How To Know When You’re In Labor!

February 11, 2009 by  
Filed under Pregnancy

It’s normal to have doubts and uncertainties about labor and all that it entails, and more so if you’re pregnant for the first time! It’s expected. However, childbirth always varies from one child to the next and from mother to mother. You’ll feel more at ease if you know more about the situation, and what to expect.

Braxton Hicks, also known as false contractions, are an issue that pregnant women have to be informed about as they have all the signs of labor and can be quite tricky! You may find yourself getting labor pains and running to the hospital, only to be told that these aren’t the real labor pains! This can be quite embarrassing, which is why most women wish to avoid false labor pains.

Remember, however, that there’s no reason for getting embarrassed. After all, there’s no proven way to determine the onset of labor as yet. The due date of the baby can be determined by diagnostic tools, but again, this date is only a close estimate. The earlier the pregnancy is detected, the higher the accuracy of the due date given. In fact, only an estimated 5% of pregnant women deliver on the date provided by the physician.

Some women deliver on time, others earlier or later by one or two weeks. There’s no hard and fast rule about when you have to deliver, and delivering early is not a sign of premature labor, no matter what you might think! The gestation period varies from woman to woman, and is only set at nine months which is the average term of a human pregnancy.

Nonetheless, there are some signs of labor that need to be heeded.

An expectant mother with her first fetus may notice the changes as her due date approaches. The baby shifts downwards slightly, into the birth canal, fourteen to twenty-one days before the first signs of labor. As pressure increases on the bladder, the urge to urinate occurs more often. Breathing also improves as the baby frees up the diaphragm.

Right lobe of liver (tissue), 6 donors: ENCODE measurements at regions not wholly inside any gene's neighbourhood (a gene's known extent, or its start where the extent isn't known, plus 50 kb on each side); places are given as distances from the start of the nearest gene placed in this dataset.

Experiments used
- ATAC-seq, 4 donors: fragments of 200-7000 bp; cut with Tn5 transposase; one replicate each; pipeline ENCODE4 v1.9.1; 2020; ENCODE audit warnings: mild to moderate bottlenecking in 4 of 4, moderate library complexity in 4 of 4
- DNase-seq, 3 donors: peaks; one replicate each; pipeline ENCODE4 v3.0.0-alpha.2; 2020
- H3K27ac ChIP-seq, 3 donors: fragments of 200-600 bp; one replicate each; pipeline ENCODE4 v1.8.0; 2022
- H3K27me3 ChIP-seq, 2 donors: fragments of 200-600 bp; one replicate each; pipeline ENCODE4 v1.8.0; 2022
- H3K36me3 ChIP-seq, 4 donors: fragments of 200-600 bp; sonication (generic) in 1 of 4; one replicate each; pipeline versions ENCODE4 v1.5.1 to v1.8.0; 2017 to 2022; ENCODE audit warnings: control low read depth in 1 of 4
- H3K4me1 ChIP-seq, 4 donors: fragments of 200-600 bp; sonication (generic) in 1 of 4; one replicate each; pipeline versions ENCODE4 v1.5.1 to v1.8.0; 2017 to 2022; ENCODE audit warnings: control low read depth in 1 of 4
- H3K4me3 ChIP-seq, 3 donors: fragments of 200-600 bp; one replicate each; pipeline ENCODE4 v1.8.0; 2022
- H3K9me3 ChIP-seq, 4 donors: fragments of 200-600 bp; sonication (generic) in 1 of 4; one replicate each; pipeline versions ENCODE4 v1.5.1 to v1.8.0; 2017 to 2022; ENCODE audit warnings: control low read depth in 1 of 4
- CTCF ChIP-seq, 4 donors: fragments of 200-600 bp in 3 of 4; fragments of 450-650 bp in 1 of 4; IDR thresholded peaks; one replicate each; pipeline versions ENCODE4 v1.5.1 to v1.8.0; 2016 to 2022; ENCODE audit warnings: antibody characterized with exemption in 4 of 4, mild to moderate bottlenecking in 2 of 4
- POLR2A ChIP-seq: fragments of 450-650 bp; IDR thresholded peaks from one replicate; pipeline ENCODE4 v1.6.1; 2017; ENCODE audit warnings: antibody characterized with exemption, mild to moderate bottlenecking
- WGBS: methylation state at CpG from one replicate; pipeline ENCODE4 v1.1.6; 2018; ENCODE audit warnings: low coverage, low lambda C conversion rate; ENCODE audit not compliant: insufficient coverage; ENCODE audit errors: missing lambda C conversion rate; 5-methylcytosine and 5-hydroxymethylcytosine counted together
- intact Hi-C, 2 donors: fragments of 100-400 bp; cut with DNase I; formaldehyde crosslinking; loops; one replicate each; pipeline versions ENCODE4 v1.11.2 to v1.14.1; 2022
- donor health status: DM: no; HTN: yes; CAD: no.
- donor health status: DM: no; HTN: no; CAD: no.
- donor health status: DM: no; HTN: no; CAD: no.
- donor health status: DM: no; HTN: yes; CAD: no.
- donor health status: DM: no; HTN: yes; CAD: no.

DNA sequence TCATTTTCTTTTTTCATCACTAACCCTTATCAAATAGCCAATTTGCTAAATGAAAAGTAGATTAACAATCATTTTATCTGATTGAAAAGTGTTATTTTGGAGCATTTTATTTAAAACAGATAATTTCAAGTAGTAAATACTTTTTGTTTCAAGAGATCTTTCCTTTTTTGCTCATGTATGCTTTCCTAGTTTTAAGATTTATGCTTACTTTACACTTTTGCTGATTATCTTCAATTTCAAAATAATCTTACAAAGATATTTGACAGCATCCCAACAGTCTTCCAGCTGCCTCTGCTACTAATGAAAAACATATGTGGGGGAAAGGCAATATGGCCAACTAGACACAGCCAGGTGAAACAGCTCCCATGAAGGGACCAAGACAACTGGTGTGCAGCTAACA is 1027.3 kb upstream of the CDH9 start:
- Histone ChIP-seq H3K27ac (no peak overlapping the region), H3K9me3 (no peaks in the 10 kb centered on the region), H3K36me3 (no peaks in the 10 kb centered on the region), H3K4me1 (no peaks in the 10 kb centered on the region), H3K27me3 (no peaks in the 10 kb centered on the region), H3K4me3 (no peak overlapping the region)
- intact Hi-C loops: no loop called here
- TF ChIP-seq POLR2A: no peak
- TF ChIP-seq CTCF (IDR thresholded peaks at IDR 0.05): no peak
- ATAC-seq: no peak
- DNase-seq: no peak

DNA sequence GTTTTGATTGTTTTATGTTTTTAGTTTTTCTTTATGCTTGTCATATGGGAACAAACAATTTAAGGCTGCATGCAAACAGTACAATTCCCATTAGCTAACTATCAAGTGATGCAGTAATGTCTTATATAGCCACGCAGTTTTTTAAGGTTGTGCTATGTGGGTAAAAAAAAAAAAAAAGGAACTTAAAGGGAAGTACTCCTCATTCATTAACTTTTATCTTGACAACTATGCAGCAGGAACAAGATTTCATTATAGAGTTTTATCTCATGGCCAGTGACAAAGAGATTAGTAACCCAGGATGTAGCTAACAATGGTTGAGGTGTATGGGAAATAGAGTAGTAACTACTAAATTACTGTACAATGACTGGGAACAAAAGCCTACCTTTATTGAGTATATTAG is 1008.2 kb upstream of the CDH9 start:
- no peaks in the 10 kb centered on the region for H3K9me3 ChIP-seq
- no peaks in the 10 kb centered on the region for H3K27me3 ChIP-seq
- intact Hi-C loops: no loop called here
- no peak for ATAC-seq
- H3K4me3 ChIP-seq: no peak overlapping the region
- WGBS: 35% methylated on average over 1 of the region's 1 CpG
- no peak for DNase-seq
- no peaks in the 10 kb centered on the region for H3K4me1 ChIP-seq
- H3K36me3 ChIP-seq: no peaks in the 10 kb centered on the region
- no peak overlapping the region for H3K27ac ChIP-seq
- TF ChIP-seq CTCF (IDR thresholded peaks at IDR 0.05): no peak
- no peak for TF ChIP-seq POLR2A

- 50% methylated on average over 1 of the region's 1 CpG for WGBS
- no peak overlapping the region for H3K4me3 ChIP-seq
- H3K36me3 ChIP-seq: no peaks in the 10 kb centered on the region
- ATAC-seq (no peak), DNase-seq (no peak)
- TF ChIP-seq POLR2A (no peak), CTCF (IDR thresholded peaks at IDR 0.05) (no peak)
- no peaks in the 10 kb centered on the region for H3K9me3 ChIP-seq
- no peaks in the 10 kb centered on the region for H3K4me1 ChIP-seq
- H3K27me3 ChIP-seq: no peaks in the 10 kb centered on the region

In a second or later pregnancy, this shift is rarely felt by the pregnant mother, since it happens some hours before the onset of labor pains.

As an expectant mother, you may continue to feel some sort of mild contractions where the baby shifts position. Generally, this happens because increased production of some hormones can lead to neural reactions which cause contractions. After six months, such contractions occur more often and become more powerful as time goes by.

As these contractions increase, so does the energy of the expectant mother, which they try to expel by doing household projects, such as furnishing the nursery and so on. This is healthy, but don’t overdo it!

A clear sign of labor is when the small mucous plug which closed off the cervix at the time of the pregnancy stretches and tears apart, releasing pink mucous. This will soon be followed by the tear in the amniotic sac, called ‘breaking your water’. And then starts the process of natural childbirth. If you see deep red blood instead of pink mucus, go to the hospital immediately as it could be a signal of detachment of the placenta.

Now comes the hard part. Be calm, be collected, and you’ll soon have your baby in your arms!